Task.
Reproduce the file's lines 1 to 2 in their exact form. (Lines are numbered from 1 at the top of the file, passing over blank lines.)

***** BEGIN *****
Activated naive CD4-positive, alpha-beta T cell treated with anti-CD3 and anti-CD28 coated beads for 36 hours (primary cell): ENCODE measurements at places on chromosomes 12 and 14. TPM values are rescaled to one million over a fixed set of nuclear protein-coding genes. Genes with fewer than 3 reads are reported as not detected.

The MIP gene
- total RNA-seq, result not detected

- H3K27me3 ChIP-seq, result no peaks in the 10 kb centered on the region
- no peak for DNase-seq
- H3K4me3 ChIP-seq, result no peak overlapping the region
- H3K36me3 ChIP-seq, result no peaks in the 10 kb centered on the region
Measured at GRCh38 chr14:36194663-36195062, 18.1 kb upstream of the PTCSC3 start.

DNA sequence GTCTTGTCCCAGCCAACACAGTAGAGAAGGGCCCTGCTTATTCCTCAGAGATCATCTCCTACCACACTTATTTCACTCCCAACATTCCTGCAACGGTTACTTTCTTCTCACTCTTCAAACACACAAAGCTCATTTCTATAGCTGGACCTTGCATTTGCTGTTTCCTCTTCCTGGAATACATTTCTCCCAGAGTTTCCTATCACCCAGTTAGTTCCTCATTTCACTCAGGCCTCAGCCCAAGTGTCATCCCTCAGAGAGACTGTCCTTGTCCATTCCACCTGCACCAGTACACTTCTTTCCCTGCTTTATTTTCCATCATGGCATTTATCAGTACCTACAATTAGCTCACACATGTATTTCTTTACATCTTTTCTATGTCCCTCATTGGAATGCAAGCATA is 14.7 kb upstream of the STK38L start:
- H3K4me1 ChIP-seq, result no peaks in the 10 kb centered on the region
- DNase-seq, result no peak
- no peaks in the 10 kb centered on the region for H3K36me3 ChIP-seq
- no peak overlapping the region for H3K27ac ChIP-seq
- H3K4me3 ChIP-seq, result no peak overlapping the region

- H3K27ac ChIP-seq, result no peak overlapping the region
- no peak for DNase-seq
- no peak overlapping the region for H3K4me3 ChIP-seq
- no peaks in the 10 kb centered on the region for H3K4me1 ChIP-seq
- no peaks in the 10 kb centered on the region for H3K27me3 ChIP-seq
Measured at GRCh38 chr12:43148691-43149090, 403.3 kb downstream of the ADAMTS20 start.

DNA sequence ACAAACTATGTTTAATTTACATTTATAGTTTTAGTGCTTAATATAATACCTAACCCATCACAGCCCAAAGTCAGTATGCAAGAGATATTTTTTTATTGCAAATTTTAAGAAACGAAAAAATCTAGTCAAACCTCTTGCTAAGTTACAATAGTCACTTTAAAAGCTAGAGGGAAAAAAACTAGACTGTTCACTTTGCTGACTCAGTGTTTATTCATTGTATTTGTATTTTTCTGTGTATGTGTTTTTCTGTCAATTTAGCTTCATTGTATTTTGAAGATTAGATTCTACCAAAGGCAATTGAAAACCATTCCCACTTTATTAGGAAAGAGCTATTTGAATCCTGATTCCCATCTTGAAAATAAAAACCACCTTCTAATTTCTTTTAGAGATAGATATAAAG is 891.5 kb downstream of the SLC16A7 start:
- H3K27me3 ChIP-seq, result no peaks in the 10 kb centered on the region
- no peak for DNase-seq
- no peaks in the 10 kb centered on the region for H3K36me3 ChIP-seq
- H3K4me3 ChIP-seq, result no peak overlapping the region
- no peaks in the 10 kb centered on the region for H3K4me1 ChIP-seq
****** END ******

Activated naive CD4-positive, alpha-beta T cell treated with anti-CD3 and anti-CD28 coated beads for 36 hours (primary cell): ENCODE measurements at places on chromosomes 12 and 14. TPM values are rescaled to one million over a fixed set of nuclear protein-coding genes. Genes with fewer than 3 reads are reported as not detected.

The MIP gene